Tim Kaine: We're in the new age of information warfare ... and we're losing

(CNN) When asked to comment on the Russians hacking the election, President Donald Trump has said it's time for our country to "move on." In a way, he's right. It's time that we move past questioning the intelligence community's findings and start accepting that our adversaries are waging a new kind of information war against us -- and we're losing. 

Anti-democratic regimes view the free flow of information as threatening to their foundations of power. For decades, these regimes have perfected the arts of suppressing truth and spreading propaganda to protect their interests. They have weaponized the Internet against our democracies using these same tactics.

Russia's interference in the US election is the latest example demonstrating that the United States is ill-equipped to respond to information warfare in the 21st century. As the January 6 Intelligence Community Assessment states, Russia's "election operation signals a new normal" for future influence campaigns against the United States and other nations worldwide. A fundamental change in US policy is required to secure our democratic institutions and those of our allies amid the changing character of information warfare in the digital age. 

    Russia is not the only adversary waging an influence campaign. For years, the Islamic State of Iraq and the Levant (ISIL), which is another name for ISIS, has inspired new recruits around the world by spreading false narratives on social media. By convincing some young Muslims that Islam is at war with the West, ISIL has successfully conducted a robust online recruiting campaign at little cost to the organization.

    Part of the problem is that our tools for responding are predictable and not always easy to deploy. The Obama administration's responses to Russia -- sanctions and expelling diplomats -- came too late and appeared to have no impact on Putin's calculus. Task forces and traditional intelligence gathering are invaluable assets, but they have not stopped ISIL from spreading its message.

    The need for better tactics and analysis, a counter-message and an over-arching influence strategy is apparent. But who should develop this strategy? Should the Department of Defense be charged with countering ISIL's activities on Twitter, or should this responsibility transcend the military? 

    I am deeply concerned that we have failed to grasp the gravity of the challenge before us. While some view this debate through a partisan lens or merely as a continuation of the 2016 campaign, Russia has moved on to targeting the upcoming elections of our European allies, France and Germany. Already, adversaries appear to have begun eroding public trust in German Chancellor Angela Merkel through disinformation campaigns

    And the nationalist candidate in France, Marine Le Pen, has been viewed suspiciously because of loans obtained by her organization from Russian banks.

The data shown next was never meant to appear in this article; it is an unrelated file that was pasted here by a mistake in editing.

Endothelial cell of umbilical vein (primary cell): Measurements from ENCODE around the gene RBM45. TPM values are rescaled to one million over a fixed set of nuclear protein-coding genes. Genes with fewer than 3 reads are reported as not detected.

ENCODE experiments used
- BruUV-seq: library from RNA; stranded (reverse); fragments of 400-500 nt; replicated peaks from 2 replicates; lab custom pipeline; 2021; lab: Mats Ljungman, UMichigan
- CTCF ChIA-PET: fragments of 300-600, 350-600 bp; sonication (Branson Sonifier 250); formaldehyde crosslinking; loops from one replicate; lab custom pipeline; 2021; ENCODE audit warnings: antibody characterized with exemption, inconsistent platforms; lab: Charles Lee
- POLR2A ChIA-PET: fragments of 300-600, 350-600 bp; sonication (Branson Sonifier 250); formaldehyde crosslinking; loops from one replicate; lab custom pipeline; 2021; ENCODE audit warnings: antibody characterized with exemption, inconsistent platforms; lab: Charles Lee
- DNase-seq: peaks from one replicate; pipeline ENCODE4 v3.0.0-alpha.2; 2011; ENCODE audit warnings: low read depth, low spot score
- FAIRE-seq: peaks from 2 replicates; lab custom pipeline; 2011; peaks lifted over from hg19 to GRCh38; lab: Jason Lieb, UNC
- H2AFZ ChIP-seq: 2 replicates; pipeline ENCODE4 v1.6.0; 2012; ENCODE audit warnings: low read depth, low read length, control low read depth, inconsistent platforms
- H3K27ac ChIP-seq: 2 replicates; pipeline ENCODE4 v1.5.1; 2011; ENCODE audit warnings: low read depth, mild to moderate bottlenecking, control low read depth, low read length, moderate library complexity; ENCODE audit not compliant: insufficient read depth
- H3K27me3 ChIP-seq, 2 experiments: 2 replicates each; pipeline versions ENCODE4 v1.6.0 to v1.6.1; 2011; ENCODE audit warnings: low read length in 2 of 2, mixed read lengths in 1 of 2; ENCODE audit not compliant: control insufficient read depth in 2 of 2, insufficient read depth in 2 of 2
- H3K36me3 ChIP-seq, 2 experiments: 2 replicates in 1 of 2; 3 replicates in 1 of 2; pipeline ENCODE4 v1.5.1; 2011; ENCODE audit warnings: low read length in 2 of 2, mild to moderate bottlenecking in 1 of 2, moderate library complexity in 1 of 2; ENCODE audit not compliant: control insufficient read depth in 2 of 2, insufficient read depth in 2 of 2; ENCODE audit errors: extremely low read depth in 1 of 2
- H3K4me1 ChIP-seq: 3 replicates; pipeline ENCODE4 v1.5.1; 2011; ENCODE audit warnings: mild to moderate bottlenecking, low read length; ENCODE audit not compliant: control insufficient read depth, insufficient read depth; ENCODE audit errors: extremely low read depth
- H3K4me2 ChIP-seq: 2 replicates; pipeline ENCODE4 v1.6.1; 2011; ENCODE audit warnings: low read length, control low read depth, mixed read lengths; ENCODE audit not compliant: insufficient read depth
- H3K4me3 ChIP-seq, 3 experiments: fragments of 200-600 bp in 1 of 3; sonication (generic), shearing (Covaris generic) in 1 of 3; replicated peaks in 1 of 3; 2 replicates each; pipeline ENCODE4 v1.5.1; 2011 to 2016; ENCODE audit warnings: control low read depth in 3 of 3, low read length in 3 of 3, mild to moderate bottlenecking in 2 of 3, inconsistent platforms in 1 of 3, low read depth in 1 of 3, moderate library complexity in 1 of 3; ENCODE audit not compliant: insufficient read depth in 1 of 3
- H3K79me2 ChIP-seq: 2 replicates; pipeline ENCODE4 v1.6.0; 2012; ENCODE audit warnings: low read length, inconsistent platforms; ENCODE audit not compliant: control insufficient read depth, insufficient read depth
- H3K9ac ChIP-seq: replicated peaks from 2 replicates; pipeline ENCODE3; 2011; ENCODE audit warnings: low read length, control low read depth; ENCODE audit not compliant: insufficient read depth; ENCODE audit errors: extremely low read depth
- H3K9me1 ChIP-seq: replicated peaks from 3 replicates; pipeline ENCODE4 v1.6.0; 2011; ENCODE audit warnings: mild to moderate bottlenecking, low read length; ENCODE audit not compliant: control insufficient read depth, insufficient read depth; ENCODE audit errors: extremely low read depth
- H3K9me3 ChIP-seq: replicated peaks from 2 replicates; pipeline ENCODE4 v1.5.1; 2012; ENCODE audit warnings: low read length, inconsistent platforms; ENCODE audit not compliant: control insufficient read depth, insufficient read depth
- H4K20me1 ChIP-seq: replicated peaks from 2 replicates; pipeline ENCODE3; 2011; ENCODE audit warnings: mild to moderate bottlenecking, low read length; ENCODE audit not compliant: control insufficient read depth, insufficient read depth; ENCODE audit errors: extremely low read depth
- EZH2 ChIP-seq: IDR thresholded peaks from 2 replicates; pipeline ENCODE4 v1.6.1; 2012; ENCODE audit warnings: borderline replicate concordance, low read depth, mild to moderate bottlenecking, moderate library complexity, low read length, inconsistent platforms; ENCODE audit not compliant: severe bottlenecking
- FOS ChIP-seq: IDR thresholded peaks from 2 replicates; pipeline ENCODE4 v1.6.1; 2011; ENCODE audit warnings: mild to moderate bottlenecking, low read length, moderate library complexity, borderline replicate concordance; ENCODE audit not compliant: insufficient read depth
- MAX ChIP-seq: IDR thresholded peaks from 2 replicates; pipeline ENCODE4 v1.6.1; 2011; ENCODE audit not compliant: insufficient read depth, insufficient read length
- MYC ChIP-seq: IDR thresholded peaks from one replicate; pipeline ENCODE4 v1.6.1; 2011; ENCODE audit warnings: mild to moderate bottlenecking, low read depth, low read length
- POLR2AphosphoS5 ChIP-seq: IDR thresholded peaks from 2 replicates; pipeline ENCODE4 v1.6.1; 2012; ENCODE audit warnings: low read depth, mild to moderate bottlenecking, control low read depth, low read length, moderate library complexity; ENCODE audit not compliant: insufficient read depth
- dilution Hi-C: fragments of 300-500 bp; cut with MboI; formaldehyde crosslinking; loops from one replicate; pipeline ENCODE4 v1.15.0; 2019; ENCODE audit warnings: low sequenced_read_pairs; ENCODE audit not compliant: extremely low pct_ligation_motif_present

When Le Pen was asked earlier this month to comment on the intelligence community's assessment of Russia's interference in the US election, she reportedly dismissed the findings as conspiracy theories. "I am not sure that there is really serious evidence behind these accusations of cyberattacks," she said. Sound familiar? 

    If the objective is to divide and undermine liberal democracies, future targets are in plain view. We need to focus on supporting them by ensuring that our government has the strategy, capacity and intent to combat misinformation campaigns and defend liberal values worldwide. 

    Some might argue that undertaking a large-scale effort to combat information warfare will distract from more important issues: mainly, protecting our critical infrastructure and deterring military campaigns overseas. Information warfare tactics should not compete with more traditional ones -- they should complement them. We need a team or agency charged with honing informational tools to be included among the instruments of national power that we use today to safeguard our economic, military, and diplomatic interests.

    In a Senate Armed Services Hearing on January 5, National Intelligence Director James Clapper said that we need a strong agency "that deals with the totality of the information realm...in all forums and to include social media." He alluded to the once-venerable US Information Agency, which promoted American values during the Cold War but dissolved in 1999. 

    I agree with Director Clapper. We must brace ourselves for continued attacks in the information realm and prepare to fight back using non-traditional tools. Congress should explore making fundamental changes to how our government is currently organized to tackle the challenges of the digital age. A solution could be a re-invigorated US Information Agency or something entirely new. Regardless, it's time to "move on" to this stage of modern warfare before it's too late.

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    Chris Alexakisgovernment